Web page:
271 N.E.2d 839 (Ohio 1971), 70-147, State v. Bolan
|Citation:||271 N.E.2d 839, 27 Ohio St.2d 15|
|Opinion Judge:||LEACH, J.|
|Party Name:||The STATE of Ohio, Appellant, v. BOLAN, Appellee.|
|Attorney:||John T. Corrigan, Pros. Atty., and Harvey R. Monck, Cleveland, for appellant. Mr. John T. Corrigan, prosecuting attorney, and Mr. Harvey R. Monck, for appellant., Mr. Bernard Berkman, Mr. Q. Albert Corsi and Mr. Nancy C. Schuster, for appellee.|
|Judge Panel:||C. WILLIAM O'NEILL, C. J., and SCHNEIDER, HERBERT, DUNCAN, CORRIGAN and STERN, JJ., concur.|
|Case Date:||June 30, 1971|
|Court:||Supreme Court of Ohio|
Syllabus by the Court
Where, pursuant to R.C. § 2935.041, an employee of a merchant has detained a person whom he has probable cause to believe has unlawfully taken items offered for sale by the mercantile establishment, an admission or confession made during such detention is not rendered inadmissible by the failure of such employee to fully explain to such detained person those constitutional rights set forth in Miranda v. Arizona, 384 U.S. 436, 86 S.Ct. 1602, 16 L.Ed. 694.
On December 7, 1968, defendant-appellee, Erwin Bolan, a 13-year-old boy, was observed by a security officer of the May Company taking a pair of gloves from the glove counter. He followed the boy to the top of the escalator, where he then apprehended him and took him to the security office.
At the hearing before the Juvenile Court of Cuyahoga County, the security officer, in addition to testifying that he saw the defendant take the gloves, also testified that during the rest of the time in the security office 'we explained to him his rights and we had all the information from him for our reports, and he admitted to us that he did take the gloves but he was willing to pay for them because he did have $131 on him.' [27 Ohio St.2d 16]
The gloves were not introduced in evidence by the state, nor did the state have them available at the hearing.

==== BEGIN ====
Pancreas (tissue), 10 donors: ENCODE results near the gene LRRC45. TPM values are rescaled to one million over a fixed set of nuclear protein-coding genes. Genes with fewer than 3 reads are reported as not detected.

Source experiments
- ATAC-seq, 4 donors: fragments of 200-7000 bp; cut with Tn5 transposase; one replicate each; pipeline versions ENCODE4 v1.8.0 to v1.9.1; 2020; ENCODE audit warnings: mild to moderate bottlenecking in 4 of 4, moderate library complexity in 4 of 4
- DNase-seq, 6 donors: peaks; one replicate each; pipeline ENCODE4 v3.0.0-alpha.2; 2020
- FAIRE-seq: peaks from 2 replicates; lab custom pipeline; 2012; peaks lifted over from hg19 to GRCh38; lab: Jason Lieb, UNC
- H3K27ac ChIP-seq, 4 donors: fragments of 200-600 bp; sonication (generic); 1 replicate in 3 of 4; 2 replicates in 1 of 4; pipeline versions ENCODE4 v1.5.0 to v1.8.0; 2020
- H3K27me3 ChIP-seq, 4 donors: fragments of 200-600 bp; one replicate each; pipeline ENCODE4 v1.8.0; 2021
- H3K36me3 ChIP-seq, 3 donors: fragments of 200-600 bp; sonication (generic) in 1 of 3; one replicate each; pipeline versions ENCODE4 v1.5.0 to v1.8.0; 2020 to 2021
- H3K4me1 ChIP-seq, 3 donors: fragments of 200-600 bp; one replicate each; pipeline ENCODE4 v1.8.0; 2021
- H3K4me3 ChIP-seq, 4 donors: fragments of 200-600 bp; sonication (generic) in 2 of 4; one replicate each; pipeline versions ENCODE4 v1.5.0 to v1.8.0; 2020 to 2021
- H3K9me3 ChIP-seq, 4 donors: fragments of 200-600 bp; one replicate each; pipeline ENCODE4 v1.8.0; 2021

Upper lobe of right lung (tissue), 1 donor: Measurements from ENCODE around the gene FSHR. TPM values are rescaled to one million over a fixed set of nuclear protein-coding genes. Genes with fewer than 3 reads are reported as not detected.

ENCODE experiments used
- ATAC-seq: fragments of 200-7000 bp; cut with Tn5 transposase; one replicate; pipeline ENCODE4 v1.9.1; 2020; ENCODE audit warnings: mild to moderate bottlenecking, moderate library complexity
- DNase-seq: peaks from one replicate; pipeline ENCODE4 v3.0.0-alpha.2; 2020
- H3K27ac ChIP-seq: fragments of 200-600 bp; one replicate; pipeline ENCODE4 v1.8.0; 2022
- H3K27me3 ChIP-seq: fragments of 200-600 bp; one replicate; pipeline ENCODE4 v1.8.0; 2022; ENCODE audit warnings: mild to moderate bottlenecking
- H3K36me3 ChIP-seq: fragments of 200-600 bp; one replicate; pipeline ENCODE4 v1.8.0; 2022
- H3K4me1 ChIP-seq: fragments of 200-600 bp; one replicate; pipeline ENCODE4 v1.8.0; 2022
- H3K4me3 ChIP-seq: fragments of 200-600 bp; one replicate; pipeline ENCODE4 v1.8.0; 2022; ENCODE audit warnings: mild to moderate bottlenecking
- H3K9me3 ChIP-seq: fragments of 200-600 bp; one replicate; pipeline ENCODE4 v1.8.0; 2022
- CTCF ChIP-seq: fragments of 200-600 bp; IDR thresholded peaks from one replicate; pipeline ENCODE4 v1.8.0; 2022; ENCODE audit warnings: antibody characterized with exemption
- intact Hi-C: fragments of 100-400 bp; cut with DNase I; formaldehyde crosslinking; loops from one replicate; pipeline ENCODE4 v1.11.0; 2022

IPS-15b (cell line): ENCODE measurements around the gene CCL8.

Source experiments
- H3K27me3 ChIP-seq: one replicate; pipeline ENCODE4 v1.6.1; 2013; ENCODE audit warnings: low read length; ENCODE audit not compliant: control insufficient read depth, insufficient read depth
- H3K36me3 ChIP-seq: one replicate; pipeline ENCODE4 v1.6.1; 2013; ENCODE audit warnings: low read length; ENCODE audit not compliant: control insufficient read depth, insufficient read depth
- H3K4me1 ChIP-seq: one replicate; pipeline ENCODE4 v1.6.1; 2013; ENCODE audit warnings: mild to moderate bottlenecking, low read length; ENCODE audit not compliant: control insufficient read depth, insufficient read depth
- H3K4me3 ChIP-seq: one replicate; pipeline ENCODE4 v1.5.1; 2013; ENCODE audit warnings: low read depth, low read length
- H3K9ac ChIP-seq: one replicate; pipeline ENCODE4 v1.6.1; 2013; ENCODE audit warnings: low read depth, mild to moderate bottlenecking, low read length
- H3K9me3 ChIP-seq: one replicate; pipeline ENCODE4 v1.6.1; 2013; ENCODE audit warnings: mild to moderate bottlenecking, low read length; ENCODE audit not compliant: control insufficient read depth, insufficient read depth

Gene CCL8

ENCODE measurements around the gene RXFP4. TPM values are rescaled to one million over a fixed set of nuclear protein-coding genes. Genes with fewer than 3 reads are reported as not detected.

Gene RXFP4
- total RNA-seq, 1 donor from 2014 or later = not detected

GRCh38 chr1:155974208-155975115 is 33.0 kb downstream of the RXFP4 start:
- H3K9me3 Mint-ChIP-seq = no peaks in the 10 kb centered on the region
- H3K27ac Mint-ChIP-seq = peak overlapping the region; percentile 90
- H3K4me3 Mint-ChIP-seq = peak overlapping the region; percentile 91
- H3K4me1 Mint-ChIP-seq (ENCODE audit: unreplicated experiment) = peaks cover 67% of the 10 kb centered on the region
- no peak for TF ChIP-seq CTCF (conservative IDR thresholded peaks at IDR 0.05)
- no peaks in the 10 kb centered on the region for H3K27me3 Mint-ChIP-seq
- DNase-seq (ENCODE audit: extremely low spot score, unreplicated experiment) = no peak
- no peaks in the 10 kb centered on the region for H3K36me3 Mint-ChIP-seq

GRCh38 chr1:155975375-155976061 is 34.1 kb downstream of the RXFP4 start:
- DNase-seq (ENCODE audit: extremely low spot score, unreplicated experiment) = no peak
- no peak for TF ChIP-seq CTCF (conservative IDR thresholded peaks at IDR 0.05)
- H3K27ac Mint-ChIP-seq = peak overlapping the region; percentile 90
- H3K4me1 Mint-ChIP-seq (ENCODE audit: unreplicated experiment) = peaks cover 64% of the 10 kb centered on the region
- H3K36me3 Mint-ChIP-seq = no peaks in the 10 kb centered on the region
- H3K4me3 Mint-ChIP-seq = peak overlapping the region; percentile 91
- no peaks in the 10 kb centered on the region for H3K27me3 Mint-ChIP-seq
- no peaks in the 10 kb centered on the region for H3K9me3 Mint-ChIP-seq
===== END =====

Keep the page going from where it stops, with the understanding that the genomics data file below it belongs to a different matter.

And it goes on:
The Juvenile Court adjudged defendant a delinquent minor and sentenced him to the Cleveland Boys School, but suspended the commitment and placed him on probation.
The Court of Appeals reversed on the basis (1) 'that the trial court failed to require the production as evidence' of the gloves, and (2) 'that a claimed oral confession was received in evidence without proof of any effective waiver of his constitutional right respecting self incrimination.'
This cause is now before this court pursuant to the allowance of a motion to certify the record.
Basically, this case presents three issues: (1) Whether the trial court had the duty
'to require' the actual production of the gloves at trial; (2) whether the failure of the security officer to give all of the warnings set out in Miranda v. Arizona (1966), 384 U.S. 436, 86 S.Ct. 1602, 16 L.Ed.2d 694, renders his testimony as to any admissions or confessions made by defendant, while detained pursuant to R.C. § 2935.041, inadmissible in evidence; and (3) whether, in any event, the admission in evidence of statements made by the defendant to the security officer was 'harmless error' within the scope of Chapman v. California, 386 U.S. 18, 87 S.Ct. 824, 17 L.Ed.2d 705, and Harrington v. California, 395 U.S. 250, 89 S.Ct. 1726, 23 L.Ed.2d 284.
Defendant does not assert that conviction of larceny (or determination of delinquency based on an act which would be larceny if committed by an adult) can never be had except upon physical presentation of the stolen merchandise at trial. Since the gist of such an offense is the unlawful taking, other evidence, including of course eyewitness testimony as to the taking itself, can supply proof beyond a reasonable doubt. [27 Ohio St.2d 17]
Instead, counsel for defendant seek to equate the failure of the trial judge to sua sponte order the production of the gloves in court as amounting to a 'suppression of evidence' in violation of due process of law. Here, counsel for defendant merely asked the security officer 'Do you have the gloves here?' When counsel received a negative response she made no demand, by subpoena or otherwise, or even any...
To continue readingFREE SIGN UP